CRLM are often arranged multilocular and bilobar. Since they usually arise in normal liver parenchyma, except for chemotherapy-associated alterations, all strategic options must be considered when surgical treatment is planned [23]. Two-stage hepatectomy is a concept that has been established for more than 20 years with a large number of technical variants, which can help to address metastases initially classified as unresectable [24]. According to a French retrospective multicenter analysis of about 2500 patients with CRLM from 2015, almost 20% of laparoscopically resected patients had bilobar lesions [25]. Portal vein embolization (PVE) as part of the concept was necessary in 13 of the 176 patients (7.4%). The proportion of patients with extensive findings was lower than in the group of patients undergoing open surgery, clearly indicating a selection bias. Nevertheless, the authors concluded that patients who were considered suitable for laparoscopic liver resection appeared to benefit from the minimally invasive approach without impairing long-term survival. These results were confirmed in a recent study. Okumura et al. analyzed retrospective data from two experienced centers in Paris and confirmed laparoscopic two-stage hepatectomy in bilobar CRLM to be safe and associated with an improved outcome compared with open surgery [26]. In addition to established concepts such as PVE, hypertrophy of the left hepatic lobe can also be safely achieved by minimally invasive ALPPS (Associating Liver Partition with Portal vein ligation for Staged hepatectomy) with supposed advantages over the open technique [27]. Speaking from personal experience, ALPPS can be performed safely laparoscopically as well as robotic-assisted, although equivalence must be confirmed by future comparative studies.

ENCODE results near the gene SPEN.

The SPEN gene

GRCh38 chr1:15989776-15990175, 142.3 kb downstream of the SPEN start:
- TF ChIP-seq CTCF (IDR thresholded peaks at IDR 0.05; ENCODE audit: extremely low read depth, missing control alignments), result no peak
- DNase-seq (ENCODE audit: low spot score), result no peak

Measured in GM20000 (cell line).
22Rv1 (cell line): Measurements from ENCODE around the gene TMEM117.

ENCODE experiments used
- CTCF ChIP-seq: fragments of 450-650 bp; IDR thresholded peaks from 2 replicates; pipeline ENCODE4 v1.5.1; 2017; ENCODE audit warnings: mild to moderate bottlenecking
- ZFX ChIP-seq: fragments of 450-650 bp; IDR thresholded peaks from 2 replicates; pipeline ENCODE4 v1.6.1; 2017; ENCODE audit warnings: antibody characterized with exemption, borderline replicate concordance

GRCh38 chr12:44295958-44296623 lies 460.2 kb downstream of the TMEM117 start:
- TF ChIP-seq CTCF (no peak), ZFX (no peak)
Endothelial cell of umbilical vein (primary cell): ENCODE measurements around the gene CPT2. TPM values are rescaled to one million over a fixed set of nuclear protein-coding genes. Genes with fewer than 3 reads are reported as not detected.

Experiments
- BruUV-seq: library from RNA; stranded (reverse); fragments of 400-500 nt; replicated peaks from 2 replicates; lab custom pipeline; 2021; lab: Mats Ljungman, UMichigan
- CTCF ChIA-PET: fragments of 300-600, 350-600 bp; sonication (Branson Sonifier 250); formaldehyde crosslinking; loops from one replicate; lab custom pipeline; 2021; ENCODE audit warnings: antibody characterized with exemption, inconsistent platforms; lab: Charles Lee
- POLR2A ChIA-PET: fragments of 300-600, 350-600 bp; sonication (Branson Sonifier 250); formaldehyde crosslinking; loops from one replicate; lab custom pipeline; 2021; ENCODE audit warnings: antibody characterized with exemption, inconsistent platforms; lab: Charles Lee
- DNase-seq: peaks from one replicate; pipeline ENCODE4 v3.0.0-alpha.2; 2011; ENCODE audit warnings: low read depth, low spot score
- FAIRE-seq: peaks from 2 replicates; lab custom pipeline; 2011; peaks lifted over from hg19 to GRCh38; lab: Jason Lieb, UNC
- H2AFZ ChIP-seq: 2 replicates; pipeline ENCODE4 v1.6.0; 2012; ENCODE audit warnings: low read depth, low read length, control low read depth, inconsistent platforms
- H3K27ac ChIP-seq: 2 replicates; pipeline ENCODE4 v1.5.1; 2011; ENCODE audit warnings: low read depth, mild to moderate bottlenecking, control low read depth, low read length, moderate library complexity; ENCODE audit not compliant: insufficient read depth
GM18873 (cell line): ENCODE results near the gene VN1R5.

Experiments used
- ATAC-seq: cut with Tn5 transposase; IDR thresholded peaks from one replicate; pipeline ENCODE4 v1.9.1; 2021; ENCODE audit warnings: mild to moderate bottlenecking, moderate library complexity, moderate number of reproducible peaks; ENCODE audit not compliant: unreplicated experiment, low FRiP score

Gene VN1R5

Hepatocellular carcinoma and liver cirrhosis